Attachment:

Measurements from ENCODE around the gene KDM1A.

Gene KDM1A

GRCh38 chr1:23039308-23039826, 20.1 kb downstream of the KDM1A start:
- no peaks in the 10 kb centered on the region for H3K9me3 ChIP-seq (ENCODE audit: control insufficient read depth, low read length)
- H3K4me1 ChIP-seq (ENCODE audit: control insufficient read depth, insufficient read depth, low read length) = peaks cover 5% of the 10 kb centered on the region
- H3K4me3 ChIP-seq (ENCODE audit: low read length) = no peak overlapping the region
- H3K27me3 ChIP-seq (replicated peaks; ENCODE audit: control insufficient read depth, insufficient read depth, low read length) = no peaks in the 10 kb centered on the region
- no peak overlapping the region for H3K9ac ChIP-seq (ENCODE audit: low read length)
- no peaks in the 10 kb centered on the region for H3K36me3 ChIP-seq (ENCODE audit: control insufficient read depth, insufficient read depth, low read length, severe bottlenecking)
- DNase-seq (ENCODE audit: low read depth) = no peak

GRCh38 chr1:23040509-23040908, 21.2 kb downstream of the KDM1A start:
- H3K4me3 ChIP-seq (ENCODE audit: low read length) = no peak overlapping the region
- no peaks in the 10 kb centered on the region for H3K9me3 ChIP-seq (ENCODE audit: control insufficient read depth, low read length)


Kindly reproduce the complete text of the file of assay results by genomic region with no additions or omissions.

Measurements from ENCODE around the gene KDM1A.

Gene KDM1A

GRCh38 chr1:23039308-23039826, 20.1 kb downstream of the KDM1A start:
- no peaks in the 10 kb centered on the region for H3K9me3 ChIP-seq (ENCODE audit: control insufficient read depth, low read length)
- H3K4me1 ChIP-seq (ENCODE audit: control insufficient read depth, insufficient read depth, low read length) = peaks cover 5% of the 10 kb centered on the region
- H3K4me3 ChIP-seq (ENCODE audit: low read length) = no peak overlapping the region
- H3K27me3 ChIP-seq (replicated peaks; ENCODE audit: control insufficient read depth, insufficient read depth, low read length) = no peaks in the 10 kb centered on the region
- no peak overlapping the region for H3K9ac ChIP-seq (ENCODE audit: low read length)
- no peaks in the 10 kb centered on the region for H3K36me3 ChIP-seq (ENCODE audit: control insufficient read depth, insufficient read depth, low read length, severe bottlenecking)
- DNase-seq (ENCODE audit: low read depth) = no peak

GRCh38 chr1:23040509-23040908, 21.2 kb downstream of the KDM1A start:
- H3K4me3 ChIP-seq (ENCODE audit: low read length) = no peak overlapping the region
- no peaks in the 10 kb centered on the region for H3K9me3 ChIP-seq (ENCODE audit: control insufficient read depth, low read length)